Former NBA star Kris Humphries has opened up about his short-lived, controversial marriage to Kim Kardashian West, slamming claims that it was fake.
"There’s definitely a lot about that world that is not entirely real. But our actual relationship was 100% real," the 34-year-old athlete wrote in a heartfelt essay published Tuesday by The Players' Tribune.
Humphries, breaking his public silence for the first time, reflects on his career and love for basketball — but also candidly speaks about his marriage to Kardashian West.
The couple exchanged wedding vows in August 2011 but 72 days later Kardashian West filed for divorce, Fox News noted. The divorce process turned into a media sensation, with Humphries' supporters claiming Kardashian West married for publicity.
"I should have known what I was getting into. I was definitely naive about how much my life was going to change. But the one thing that really bothers me is whenever people say that my marriage was fake," he wrote.
"When it was clear that it wasn’t working … what can I say? It sucked. It’s never easy to go through the embarrassment of something like that — with your friends, with your family…. But when it plays out so publicly, in front of the world, it’s a whole other level. It was brutal."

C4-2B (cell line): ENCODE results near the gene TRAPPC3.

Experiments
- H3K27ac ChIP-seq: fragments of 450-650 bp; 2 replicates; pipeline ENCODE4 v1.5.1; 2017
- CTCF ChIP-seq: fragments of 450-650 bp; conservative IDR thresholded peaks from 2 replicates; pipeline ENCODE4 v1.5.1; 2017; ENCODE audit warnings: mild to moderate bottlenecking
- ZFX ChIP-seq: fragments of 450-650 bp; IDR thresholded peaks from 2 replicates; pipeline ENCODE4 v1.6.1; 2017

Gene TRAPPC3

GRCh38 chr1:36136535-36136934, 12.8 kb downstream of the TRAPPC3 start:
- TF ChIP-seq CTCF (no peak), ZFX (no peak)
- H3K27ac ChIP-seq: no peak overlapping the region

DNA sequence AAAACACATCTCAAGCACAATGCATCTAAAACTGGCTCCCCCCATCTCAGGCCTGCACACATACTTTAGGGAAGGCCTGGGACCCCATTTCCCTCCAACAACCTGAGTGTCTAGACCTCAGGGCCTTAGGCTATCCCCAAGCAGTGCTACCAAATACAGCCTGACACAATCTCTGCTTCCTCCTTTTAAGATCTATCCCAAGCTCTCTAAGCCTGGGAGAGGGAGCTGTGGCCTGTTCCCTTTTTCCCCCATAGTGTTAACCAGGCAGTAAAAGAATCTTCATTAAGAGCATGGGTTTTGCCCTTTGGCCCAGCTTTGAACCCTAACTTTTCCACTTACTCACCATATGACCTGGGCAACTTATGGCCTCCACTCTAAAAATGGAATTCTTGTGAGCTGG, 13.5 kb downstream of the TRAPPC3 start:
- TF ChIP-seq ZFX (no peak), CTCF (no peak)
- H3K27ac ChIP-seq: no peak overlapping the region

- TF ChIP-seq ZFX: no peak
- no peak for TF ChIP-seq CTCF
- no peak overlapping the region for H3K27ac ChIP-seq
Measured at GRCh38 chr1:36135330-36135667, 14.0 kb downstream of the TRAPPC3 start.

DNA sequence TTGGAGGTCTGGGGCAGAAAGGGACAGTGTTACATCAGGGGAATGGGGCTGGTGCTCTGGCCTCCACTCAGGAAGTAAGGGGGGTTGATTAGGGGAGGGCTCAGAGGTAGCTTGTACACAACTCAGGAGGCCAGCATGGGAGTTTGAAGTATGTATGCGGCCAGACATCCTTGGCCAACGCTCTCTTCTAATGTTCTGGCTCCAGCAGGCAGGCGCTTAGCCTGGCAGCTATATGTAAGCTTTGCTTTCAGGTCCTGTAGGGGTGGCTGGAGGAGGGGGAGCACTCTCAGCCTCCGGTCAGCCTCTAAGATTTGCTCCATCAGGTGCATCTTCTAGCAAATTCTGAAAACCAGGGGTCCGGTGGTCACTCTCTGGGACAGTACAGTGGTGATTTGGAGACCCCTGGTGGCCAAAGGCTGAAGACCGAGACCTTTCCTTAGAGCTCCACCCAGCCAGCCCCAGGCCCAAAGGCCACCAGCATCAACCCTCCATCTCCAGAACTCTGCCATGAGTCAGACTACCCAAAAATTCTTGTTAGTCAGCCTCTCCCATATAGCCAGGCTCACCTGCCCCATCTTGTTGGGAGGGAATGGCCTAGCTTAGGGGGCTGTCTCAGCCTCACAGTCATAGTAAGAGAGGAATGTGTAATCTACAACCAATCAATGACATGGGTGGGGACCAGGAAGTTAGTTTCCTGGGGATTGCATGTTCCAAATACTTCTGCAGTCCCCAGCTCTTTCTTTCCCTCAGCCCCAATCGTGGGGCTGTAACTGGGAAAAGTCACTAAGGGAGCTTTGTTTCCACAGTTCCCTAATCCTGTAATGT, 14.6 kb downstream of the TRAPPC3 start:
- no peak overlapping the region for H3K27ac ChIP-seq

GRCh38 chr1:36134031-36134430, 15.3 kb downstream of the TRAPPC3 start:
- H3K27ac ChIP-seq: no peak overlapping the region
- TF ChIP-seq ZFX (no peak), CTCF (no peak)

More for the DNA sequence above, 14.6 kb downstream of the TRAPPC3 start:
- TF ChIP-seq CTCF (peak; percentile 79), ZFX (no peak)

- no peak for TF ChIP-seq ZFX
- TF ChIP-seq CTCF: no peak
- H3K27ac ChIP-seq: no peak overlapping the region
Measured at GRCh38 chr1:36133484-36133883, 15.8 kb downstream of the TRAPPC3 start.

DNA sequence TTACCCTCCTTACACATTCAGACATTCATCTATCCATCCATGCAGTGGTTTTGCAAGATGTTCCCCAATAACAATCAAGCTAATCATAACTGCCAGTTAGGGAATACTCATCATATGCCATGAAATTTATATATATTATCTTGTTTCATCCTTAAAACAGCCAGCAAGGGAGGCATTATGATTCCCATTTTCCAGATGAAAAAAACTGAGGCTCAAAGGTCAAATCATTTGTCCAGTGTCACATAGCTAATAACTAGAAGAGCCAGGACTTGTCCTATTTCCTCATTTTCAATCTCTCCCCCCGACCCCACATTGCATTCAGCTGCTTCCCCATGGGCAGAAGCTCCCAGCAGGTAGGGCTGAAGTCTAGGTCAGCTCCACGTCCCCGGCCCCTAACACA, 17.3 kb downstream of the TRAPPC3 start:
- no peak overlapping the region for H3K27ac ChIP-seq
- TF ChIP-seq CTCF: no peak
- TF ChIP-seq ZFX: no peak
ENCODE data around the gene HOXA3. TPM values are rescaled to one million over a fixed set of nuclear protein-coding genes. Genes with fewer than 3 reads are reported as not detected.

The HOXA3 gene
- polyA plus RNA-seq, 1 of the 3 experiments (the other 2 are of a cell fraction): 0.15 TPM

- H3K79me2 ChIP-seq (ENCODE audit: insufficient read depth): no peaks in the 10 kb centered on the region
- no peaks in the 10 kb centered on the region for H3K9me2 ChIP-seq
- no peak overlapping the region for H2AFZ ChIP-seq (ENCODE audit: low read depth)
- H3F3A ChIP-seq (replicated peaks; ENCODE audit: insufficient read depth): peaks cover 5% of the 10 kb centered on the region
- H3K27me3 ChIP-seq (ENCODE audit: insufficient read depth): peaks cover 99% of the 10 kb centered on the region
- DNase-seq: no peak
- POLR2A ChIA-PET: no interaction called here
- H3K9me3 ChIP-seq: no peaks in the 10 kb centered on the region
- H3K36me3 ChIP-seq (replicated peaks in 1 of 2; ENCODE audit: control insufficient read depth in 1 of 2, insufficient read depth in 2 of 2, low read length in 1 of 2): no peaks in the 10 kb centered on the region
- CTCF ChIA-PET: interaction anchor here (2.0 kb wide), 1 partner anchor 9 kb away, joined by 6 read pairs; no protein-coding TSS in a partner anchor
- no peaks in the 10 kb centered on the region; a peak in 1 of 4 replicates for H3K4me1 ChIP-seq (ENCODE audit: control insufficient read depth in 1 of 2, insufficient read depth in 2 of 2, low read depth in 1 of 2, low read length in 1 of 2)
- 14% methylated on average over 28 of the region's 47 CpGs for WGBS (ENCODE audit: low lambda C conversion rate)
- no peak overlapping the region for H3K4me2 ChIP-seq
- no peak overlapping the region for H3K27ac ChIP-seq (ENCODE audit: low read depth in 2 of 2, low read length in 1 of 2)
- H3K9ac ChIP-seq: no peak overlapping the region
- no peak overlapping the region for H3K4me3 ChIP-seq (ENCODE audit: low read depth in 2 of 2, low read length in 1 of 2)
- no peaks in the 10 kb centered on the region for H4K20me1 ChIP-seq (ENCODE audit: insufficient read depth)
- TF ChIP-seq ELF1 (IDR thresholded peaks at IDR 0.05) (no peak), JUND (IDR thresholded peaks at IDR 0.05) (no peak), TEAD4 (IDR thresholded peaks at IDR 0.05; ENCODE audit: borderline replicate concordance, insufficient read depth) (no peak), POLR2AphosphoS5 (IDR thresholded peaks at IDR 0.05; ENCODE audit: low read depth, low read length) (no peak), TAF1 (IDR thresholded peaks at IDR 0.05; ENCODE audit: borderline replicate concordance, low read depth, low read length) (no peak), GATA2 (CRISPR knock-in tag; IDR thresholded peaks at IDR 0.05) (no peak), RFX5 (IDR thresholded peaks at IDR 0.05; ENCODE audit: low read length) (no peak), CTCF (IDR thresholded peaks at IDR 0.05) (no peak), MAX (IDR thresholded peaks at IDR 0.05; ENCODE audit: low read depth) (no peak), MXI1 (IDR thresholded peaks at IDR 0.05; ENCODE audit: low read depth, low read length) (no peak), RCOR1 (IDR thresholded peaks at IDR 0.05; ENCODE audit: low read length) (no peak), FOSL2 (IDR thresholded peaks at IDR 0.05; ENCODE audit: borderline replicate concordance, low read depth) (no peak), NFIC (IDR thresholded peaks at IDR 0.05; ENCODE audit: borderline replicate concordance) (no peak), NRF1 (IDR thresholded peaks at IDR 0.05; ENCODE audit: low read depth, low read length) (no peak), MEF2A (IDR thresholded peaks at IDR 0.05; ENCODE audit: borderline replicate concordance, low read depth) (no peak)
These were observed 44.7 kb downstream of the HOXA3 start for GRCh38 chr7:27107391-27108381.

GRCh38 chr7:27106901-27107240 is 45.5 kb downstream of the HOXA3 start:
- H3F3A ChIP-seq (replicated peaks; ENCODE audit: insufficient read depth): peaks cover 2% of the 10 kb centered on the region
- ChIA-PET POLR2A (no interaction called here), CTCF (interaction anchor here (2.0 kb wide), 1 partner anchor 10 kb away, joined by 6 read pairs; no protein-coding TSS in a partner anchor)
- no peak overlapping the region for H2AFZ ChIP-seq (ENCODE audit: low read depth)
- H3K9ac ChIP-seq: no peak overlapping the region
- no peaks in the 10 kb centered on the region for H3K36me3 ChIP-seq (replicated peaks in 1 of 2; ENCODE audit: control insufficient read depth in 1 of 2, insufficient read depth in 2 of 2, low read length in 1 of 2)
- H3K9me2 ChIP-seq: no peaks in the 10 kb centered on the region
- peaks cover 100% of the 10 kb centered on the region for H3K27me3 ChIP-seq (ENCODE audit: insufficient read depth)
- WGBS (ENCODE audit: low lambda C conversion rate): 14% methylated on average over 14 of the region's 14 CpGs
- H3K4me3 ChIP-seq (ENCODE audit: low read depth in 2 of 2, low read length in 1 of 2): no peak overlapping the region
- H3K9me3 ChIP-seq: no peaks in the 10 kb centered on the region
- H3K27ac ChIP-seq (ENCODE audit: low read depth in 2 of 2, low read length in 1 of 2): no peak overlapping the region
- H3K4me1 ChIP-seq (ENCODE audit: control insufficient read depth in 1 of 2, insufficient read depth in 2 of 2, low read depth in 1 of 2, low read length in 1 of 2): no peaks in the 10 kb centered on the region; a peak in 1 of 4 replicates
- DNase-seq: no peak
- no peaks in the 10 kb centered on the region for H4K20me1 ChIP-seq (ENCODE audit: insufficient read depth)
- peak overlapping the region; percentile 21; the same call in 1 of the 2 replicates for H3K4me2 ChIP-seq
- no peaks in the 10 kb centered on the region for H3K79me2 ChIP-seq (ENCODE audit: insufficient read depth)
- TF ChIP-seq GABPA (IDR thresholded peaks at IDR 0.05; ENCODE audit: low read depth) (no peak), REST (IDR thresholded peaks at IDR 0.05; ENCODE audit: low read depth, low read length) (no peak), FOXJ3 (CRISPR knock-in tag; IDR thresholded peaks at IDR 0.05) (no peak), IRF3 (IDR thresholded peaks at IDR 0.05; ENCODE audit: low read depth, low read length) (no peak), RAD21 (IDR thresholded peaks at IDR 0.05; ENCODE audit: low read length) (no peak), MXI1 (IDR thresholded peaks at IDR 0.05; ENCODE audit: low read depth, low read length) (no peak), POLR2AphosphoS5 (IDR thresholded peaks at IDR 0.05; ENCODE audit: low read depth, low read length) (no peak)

Humphries admitted that he did not expect to receive the attention he did after being thrust into the limelight.
"I remember having this moment when I was getting booed so hard in Philly, and I thought to myself, 'Why exactly are they booing me, though? Is it just because I’m That Guy from TV? Do they think I was trying to be famous? Is it because they think I disrespected the game of basketball?'" he recalled, adding that all he ever wanted to be known for was basketball.
"I’ll be honest, I dealt with a lot of anxiety, especially in crowds," he continued. "There was about a year where I was in a dark place. I didn’t want to leave my home. You feel like … I don’t know … the whole world hates you, but they don’t even know why. They don’t even know you at all. They just recognize your face, and they’re on you."
The entire experience left the athlete feeling helpless and despondent.
"I didn’t even want to say anything to defend myself, because it felt like I couldn’t win. You can’t go up against the tabloids. You can’t go up against that machine. There’s no point," he said. "And even if I played that game, I felt like it would be disrespecting the game of basketball."
In the end, Humphries said it was basketball and the support of his family and friends that helped him overcome the tough times. Now that he has retired from the game, the former NBA star is working hard on his latest venture, to open several Crisp & Green restaurants across the Midwest.
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